We Need Joined Up Thinking From Councils To Protect Wildlife Habitats

One aspect of my campaigning for bees concerns the actions of councils.  Indeed, I have a page on this website full of ideas for councils to help them protect and assist pollinators.

Councils are potentially in a very strong position to help bees and pollinators.  After all, they manage large areas of public land, and importantly, they grant planning permission.

Many schemes to assist pollinators would actually save councils money: reducing mowing, including clover in grassy seed mixes.  Indeed, some councils have already done much to embrace the challenge of assisting pollinators.  

At low cost, councils could achieve more by linking in with other councils, and organisations

red tailed bumble bee and a fly sharing purple knapweed flower
  • Linking up wildlife areas is a great idea, although there are occasions when it must be done carefully in order to actually protect species.
  • Speaking with other councils about their conservation and wildlife efforts could help to facilitate the linking of pollinator habitats (road verges, river banks and so on).  Beneficial ideas, could be rolled out to other councils if appropriate.
  • Councils could seek input and even involvement with other organisations and groups, from schools, wildlife and gardening groups.
  • Many councils have excellent websites, and could provide more links to helpful information resources.

Beware of 'greenwash'

Some apparently 'green' initiatives are unfortunately not so green after all.  This was the case with a proposed solar energy park in an environmentally sensitive area, Rampisham Down, Dorset, UK.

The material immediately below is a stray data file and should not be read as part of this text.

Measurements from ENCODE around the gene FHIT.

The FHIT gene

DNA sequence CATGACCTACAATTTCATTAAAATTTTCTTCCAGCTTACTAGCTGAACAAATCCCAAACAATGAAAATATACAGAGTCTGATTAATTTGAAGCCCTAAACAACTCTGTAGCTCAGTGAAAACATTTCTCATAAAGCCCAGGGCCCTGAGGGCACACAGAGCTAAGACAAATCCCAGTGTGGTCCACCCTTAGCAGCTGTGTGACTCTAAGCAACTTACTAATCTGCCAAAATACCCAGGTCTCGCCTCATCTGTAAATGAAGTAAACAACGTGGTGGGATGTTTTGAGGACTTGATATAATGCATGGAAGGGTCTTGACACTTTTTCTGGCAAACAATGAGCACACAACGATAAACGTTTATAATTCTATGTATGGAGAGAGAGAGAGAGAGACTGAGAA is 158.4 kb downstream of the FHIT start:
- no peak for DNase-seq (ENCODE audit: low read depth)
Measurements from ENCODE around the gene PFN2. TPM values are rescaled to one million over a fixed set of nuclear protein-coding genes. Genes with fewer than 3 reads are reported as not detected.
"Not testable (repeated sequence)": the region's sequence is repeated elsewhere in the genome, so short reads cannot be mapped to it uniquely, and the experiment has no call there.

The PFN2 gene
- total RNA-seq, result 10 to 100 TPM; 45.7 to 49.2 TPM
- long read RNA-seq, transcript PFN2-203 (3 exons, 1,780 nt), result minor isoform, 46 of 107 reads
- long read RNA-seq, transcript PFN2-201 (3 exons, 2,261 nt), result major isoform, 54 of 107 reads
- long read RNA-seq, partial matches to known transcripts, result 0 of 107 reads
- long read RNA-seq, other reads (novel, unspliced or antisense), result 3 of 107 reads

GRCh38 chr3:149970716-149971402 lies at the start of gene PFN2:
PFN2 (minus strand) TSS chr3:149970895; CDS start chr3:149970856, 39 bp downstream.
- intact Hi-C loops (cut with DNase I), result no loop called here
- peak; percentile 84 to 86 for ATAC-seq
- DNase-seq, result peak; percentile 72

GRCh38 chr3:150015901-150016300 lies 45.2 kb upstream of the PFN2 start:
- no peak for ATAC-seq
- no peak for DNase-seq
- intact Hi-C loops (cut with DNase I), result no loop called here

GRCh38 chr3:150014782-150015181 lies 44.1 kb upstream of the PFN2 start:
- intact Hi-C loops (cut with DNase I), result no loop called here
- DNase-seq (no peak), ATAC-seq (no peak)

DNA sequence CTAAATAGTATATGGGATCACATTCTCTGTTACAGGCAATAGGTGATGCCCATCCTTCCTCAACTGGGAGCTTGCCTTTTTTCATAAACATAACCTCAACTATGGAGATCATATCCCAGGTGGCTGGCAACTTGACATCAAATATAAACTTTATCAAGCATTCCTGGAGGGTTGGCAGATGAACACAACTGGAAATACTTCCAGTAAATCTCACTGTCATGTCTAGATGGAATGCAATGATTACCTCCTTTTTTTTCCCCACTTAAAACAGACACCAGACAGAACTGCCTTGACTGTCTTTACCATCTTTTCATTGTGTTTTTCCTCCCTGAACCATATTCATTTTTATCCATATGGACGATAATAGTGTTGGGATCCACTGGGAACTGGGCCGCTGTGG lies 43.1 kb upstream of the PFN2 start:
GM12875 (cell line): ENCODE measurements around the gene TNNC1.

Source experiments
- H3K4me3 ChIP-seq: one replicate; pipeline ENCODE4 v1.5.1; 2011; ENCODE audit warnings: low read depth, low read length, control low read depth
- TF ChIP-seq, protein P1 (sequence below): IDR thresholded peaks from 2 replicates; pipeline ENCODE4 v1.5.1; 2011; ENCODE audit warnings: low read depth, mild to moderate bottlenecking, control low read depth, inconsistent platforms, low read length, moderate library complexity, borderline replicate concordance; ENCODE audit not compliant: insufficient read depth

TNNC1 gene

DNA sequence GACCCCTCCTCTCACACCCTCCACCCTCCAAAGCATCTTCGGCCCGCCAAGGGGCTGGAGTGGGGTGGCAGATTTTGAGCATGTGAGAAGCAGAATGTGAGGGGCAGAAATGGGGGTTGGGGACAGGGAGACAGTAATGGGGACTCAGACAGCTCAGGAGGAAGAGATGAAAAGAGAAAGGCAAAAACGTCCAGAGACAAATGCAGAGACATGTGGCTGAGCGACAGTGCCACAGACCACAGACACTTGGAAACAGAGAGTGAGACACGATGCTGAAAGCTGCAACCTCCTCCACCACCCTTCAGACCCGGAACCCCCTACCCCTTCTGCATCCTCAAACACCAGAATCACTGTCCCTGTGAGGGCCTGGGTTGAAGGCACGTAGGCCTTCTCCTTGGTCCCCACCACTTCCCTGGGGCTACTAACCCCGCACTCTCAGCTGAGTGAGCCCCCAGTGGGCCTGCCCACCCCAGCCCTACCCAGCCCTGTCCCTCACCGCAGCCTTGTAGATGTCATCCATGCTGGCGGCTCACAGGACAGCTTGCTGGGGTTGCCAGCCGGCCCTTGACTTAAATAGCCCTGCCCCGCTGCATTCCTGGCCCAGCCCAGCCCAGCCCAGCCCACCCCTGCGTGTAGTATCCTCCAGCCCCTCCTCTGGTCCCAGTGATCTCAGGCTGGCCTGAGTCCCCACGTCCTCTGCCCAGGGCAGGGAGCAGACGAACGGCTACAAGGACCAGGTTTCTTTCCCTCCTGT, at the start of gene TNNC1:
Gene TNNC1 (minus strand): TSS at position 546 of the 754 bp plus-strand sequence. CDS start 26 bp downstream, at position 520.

The scheme would have necessitated construction work, movement of heavy vehicles and equipment into the area, and presumably the laying of cables.  Once erected, the solar panels themselves would create shade at least for part of the day, and would require maintenance.  

For me, despite the promise to deliver a 'green' benefit, it would have been disruptive for wildlife.  This is not joined up thinking on sustainability. 

Even if they had offered to create a pollinator meadow, this would not have been an environmentally friendly way to address energy provision.   Far better to leave Rampisham Down to nature, and add the panels to the roofs of public buildings instead, such as council offices, schools, libraries and so on.

So what happened?

In the case of Rampisham Down, local people and wildlife organisations campaigned against the project, and a government inquiry resulted in the project being shelved.


By all means, encourage councils generally to be more responsible, and ask them to commit to help pollinators.  Here is a proposal for a national strategy for pollinators which can be adapted for local areas, to get you started.  However, do be aware that even initiatives considered to be 'green' need to be examined carefully to weigh up the claimed future benefits, versus the impact and alternatives.

  Pssst ... spread the word!

leafcutter bee on sweet pea plant sweet peas for bees